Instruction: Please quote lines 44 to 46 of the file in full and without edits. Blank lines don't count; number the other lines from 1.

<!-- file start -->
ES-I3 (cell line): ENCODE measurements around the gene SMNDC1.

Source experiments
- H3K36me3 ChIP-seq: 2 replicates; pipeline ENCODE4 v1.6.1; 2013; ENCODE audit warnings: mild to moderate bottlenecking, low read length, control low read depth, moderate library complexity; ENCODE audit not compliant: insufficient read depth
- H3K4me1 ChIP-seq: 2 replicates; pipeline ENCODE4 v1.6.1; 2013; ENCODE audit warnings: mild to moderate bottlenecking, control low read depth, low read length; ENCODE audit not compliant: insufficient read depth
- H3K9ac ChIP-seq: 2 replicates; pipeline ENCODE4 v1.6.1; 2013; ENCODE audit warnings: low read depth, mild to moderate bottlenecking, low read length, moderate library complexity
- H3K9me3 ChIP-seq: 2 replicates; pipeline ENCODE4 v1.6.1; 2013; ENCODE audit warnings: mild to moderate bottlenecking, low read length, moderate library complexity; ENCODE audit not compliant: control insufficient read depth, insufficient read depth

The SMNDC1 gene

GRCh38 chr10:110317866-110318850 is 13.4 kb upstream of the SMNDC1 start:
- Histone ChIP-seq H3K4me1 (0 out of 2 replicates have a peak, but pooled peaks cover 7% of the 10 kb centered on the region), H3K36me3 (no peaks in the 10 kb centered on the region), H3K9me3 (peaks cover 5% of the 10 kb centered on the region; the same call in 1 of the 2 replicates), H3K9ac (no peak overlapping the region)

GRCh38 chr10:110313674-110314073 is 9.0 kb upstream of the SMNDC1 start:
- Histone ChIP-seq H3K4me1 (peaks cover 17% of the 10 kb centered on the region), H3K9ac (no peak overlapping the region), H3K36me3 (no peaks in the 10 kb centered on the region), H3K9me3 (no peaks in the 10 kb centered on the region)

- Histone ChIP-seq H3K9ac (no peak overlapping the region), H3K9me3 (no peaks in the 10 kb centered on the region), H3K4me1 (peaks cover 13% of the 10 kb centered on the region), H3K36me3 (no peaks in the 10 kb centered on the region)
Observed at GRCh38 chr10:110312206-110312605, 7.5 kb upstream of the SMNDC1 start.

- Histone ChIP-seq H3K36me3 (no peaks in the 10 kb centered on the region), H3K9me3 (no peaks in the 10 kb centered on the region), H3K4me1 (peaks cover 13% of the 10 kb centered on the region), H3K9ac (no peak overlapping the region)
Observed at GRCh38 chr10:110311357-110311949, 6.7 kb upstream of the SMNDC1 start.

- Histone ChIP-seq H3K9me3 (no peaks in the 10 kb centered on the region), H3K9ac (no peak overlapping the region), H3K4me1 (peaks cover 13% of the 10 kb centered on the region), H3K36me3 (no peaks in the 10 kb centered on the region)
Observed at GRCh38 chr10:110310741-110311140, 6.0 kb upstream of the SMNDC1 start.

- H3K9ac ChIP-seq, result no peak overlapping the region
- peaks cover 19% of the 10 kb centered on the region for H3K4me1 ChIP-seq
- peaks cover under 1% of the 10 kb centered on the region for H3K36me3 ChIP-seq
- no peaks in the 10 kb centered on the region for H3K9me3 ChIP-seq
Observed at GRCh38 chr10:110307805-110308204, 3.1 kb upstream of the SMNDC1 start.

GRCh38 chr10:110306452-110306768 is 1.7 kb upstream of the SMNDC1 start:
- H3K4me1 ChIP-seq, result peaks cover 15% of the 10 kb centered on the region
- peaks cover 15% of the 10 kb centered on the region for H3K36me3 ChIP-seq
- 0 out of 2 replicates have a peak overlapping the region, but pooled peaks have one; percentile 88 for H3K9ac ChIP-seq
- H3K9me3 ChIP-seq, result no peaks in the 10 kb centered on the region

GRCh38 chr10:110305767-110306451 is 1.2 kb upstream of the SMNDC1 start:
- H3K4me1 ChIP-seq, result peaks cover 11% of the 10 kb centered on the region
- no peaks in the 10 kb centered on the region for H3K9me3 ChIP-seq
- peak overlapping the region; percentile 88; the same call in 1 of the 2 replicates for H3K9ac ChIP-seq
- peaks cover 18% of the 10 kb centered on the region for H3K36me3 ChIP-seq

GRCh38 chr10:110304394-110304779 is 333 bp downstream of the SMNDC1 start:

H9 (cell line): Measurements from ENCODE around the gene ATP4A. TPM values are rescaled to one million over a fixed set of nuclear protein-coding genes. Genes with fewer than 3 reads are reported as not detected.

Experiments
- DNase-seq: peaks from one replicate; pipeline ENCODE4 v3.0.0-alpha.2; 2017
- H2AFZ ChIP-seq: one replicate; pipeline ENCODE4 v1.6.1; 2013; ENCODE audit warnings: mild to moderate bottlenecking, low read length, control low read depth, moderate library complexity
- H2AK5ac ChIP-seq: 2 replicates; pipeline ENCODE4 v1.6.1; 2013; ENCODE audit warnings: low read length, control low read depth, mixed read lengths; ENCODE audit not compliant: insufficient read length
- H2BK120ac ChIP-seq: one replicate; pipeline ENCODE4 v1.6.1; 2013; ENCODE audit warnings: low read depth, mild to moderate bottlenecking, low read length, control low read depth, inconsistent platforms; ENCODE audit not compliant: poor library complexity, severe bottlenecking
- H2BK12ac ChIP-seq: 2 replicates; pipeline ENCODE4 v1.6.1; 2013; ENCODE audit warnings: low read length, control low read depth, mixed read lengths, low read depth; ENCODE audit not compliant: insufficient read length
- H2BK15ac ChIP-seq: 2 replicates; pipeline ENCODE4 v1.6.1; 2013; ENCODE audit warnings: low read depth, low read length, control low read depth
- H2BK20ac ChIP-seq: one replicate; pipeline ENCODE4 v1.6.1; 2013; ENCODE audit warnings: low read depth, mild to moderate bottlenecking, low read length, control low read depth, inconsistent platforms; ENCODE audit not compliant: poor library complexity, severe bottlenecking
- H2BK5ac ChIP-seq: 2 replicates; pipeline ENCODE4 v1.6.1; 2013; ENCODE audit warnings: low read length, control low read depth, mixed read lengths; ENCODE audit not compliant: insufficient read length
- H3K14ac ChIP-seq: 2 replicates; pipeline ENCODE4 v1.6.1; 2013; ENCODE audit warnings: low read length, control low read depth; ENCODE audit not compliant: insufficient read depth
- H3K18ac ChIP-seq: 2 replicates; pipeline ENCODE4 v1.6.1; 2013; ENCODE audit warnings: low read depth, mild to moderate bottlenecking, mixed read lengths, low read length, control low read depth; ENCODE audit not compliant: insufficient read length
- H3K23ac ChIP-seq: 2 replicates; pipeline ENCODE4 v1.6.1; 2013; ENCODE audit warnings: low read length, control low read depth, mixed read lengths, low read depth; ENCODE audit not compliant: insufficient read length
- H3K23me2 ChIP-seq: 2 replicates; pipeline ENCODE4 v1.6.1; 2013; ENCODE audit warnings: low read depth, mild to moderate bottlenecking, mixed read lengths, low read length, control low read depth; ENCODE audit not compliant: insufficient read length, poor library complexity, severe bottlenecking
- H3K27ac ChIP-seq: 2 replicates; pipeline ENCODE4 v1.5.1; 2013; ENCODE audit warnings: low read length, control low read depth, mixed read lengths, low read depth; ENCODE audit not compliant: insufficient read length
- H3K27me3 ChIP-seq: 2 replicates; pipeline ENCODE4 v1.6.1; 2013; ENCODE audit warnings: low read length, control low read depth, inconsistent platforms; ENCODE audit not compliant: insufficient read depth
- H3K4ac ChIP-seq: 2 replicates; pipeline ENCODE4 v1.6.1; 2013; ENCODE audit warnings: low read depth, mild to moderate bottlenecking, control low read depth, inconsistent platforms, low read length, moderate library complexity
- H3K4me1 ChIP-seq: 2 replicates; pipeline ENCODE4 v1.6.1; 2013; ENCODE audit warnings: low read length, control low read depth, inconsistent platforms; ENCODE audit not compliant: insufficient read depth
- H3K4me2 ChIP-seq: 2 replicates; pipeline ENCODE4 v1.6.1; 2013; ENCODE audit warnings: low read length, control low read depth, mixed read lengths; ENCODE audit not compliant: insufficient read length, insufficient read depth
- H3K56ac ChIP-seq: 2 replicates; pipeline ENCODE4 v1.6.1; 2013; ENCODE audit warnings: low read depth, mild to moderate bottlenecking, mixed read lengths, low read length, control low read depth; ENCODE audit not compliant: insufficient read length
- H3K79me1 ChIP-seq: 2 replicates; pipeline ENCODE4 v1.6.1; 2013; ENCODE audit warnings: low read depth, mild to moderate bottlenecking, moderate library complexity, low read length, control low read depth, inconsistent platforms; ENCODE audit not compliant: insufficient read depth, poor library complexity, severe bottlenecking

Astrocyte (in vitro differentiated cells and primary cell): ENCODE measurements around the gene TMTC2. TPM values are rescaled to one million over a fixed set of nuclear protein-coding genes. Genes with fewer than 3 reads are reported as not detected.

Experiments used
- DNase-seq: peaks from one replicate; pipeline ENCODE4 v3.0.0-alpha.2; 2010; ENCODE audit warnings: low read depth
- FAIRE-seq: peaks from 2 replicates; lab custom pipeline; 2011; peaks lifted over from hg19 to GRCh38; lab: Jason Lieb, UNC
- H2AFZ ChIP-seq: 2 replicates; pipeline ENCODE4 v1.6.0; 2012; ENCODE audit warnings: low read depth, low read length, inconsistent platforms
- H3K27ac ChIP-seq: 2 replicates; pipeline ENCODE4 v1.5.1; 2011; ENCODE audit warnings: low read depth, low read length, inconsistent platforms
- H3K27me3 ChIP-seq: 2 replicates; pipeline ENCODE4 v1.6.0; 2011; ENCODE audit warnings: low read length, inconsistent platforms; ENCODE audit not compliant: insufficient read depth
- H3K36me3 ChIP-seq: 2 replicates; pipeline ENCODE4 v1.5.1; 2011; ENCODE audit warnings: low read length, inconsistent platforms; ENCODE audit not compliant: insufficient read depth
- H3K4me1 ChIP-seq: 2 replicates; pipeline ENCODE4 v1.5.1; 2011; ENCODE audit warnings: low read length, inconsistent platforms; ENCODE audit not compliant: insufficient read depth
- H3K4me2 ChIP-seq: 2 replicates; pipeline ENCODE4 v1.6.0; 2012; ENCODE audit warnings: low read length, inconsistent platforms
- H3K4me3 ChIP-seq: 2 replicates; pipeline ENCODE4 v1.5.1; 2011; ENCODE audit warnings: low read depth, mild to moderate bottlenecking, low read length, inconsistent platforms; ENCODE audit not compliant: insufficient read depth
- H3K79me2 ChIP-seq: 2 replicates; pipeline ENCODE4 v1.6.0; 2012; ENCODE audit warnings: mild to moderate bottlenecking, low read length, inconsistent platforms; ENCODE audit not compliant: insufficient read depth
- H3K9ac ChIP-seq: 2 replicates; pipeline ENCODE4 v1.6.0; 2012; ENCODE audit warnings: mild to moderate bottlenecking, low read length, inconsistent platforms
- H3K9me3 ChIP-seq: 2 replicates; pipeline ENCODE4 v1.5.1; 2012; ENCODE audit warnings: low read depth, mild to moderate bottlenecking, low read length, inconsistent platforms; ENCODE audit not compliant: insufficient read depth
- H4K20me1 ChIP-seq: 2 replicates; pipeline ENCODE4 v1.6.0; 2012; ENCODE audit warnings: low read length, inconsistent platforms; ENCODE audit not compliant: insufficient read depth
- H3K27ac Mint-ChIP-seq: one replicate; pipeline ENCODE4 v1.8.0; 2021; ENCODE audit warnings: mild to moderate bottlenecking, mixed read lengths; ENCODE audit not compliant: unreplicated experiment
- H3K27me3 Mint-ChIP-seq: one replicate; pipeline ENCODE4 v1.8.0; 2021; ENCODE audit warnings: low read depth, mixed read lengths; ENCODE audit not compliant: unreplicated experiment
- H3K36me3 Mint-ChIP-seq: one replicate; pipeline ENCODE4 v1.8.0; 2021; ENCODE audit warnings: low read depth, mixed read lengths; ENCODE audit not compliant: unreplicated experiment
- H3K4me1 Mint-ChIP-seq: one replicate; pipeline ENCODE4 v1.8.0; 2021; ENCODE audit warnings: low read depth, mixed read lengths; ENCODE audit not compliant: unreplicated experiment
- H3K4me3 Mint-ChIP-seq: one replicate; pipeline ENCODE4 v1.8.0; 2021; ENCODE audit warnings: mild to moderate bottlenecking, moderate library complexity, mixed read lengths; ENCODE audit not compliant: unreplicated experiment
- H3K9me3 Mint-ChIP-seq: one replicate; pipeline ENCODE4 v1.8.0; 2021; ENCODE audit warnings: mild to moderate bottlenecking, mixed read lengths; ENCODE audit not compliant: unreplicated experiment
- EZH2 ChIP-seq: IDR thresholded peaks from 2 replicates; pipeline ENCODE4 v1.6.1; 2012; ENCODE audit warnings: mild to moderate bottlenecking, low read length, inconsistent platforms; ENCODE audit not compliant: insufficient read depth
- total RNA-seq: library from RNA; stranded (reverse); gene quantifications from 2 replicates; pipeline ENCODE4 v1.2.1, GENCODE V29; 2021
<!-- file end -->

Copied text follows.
- H3K14ac ChIP-seq: 2 replicates; pipeline ENCODE4 v1.6.1; 2013; ENCODE audit warnings: low read length, control low read depth; ENCODE audit not compliant: insufficient read depth
- H3K18ac ChIP-seq: 2 replicates; pipeline ENCODE4 v1.6.1; 2013; ENCODE audit warnings: low read depth, mild to moderate bottlenecking, mixed read lengths, low read length, control low read depth; ENCODE audit not compliant: insufficient read length
- H3K23ac ChIP-seq: 2 replicates; pipeline ENCODE4 v1.6.1; 2013; ENCODE audit warnings: low read length, control low read depth, mixed read lengths, low read depth; ENCODE audit not compliant: insufficient read length